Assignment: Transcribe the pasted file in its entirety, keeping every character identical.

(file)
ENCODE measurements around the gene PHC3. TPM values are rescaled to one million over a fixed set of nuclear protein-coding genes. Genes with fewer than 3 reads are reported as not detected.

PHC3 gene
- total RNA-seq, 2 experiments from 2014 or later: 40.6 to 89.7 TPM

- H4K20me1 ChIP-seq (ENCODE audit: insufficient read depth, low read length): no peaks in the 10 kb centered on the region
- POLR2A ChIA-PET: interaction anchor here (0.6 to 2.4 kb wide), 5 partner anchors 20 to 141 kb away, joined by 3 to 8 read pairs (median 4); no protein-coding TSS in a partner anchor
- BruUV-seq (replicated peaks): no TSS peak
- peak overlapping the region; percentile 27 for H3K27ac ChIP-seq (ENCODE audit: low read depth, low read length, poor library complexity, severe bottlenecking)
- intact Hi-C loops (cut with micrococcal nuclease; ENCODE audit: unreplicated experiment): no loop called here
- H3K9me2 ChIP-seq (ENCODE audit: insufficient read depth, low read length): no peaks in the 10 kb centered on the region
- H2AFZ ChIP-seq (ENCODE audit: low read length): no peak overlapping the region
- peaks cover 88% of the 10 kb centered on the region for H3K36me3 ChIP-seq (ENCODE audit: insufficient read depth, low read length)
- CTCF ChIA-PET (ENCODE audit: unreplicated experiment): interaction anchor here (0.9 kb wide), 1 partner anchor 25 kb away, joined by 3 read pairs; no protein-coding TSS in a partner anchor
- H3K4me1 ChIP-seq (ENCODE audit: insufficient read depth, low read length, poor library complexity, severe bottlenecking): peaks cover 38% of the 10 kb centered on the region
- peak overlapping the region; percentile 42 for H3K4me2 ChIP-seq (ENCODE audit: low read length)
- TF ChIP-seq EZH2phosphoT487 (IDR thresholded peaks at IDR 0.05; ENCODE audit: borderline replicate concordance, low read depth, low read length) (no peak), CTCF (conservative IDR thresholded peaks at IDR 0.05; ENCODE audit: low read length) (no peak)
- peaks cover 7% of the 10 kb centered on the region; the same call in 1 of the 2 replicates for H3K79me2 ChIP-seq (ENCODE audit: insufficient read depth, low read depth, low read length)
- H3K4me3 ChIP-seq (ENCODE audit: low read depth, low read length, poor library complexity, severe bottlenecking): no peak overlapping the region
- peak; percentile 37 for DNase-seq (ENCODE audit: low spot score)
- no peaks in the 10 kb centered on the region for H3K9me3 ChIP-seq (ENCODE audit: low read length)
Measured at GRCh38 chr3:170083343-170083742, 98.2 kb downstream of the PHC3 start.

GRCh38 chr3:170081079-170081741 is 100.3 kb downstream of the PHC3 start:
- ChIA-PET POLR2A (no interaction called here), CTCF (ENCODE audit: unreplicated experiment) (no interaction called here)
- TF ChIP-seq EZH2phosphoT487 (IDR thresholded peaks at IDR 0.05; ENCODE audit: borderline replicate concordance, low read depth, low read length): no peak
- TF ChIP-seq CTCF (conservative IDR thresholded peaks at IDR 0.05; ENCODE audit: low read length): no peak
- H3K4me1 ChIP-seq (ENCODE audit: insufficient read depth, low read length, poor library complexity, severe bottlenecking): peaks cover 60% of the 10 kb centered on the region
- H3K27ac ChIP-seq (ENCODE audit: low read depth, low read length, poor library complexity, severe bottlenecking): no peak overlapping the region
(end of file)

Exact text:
ENCODE measurements around the gene PHC3. TPM values are rescaled to one million over a fixed set of nuclear protein-coding genes. Genes with fewer than 3 reads are reported as not detected.

PHC3 gene
- total RNA-seq, 2 experiments from 2014 or later: 40.6 to 89.7 TPM

- H4K20me1 ChIP-seq (ENCODE audit: insufficient read depth, low read length): no peaks in the 10 kb centered on the region
- POLR2A ChIA-PET: interaction anchor here (0.6 to 2.4 kb wide), 5 partner anchors 20 to 141 kb away, joined by 3 to 8 read pairs (median 4); no protein-coding TSS in a partner anchor
- BruUV-seq (replicated peaks): no TSS peak
- peak overlapping the region; percentile 27 for H3K27ac ChIP-seq (ENCODE audit: low read depth, low read length, poor library complexity, severe bottlenecking)
- intact Hi-C loops (cut with micrococcal nuclease; ENCODE audit: unreplicated experiment): no loop called here
- H3K9me2 ChIP-seq (ENCODE audit: insufficient read depth, low read length): no peaks in the 10 kb centered on the region
- H2AFZ ChIP-seq (ENCODE audit: low read length): no peak overlapping the region
- peaks cover 88% of the 10 kb centered on the region for H3K36me3 ChIP-seq (ENCODE audit: insufficient read depth, low read length)
- CTCF ChIA-PET (ENCODE audit: unreplicated experiment): interaction anchor here (0.9 kb wide), 1 partner anchor 25 kb away, joined by 3 read pairs; no protein-coding TSS in a partner anchor
- H3K4me1 ChIP-seq (ENCODE audit: insufficient read depth, low read length, poor library complexity, severe bottlenecking): peaks cover 38% of the 10 kb centered on the region
- peak overlapping the region; percentile 42 for H3K4me2 ChIP-seq (ENCODE audit: low read length)
- TF ChIP-seq EZH2phosphoT487 (IDR thresholded peaks at IDR 0.05; ENCODE audit: borderline replicate concordance, low read depth, low read length) (no peak), CTCF (conservative IDR thresholded peaks at IDR 0.05; ENCODE audit: low read length) (no peak)
- peaks cover 7% of the 10 kb centered on the region; the same call in 1 of the 2 replicates for H3K79me2 ChIP-seq (ENCODE audit: insufficient read depth, low read depth, low read length)
- H3K4me3 ChIP-seq (ENCODE audit: low read depth, low read length, poor library complexity, severe bottlenecking): no peak overlapping the region
- peak; percentile 37 for DNase-seq (ENCODE audit: low spot score)
- no peaks in the 10 kb centered on the region for H3K9me3 ChIP-seq (ENCODE audit: low read length)
Measured at GRCh38 chr3:170083343-170083742, 98.2 kb downstream of the PHC3 start.

GRCh38 chr3:170081079-170081741 is 100.3 kb downstream of the PHC3 start:
- ChIA-PET POLR2A (no interaction called here), CTCF (ENCODE audit: unreplicated experiment) (no interaction called here)
- TF ChIP-seq EZH2phosphoT487 (IDR thresholded peaks at IDR 0.05; ENCODE audit: borderline replicate concordance, low read depth, low read length): no peak
- TF ChIP-seq CTCF (conservative IDR thresholded peaks at IDR 0.05; ENCODE audit: low read length): no peak
- H3K4me1 ChIP-seq (ENCODE audit: insufficient read depth, low read length, poor library complexity, severe bottlenecking): peaks cover 60% of the 10 kb centered on the region
- H3K27ac ChIP-seq (ENCODE audit: low read depth, low read length, poor library complexity, severe bottlenecking): no peak overlapping the region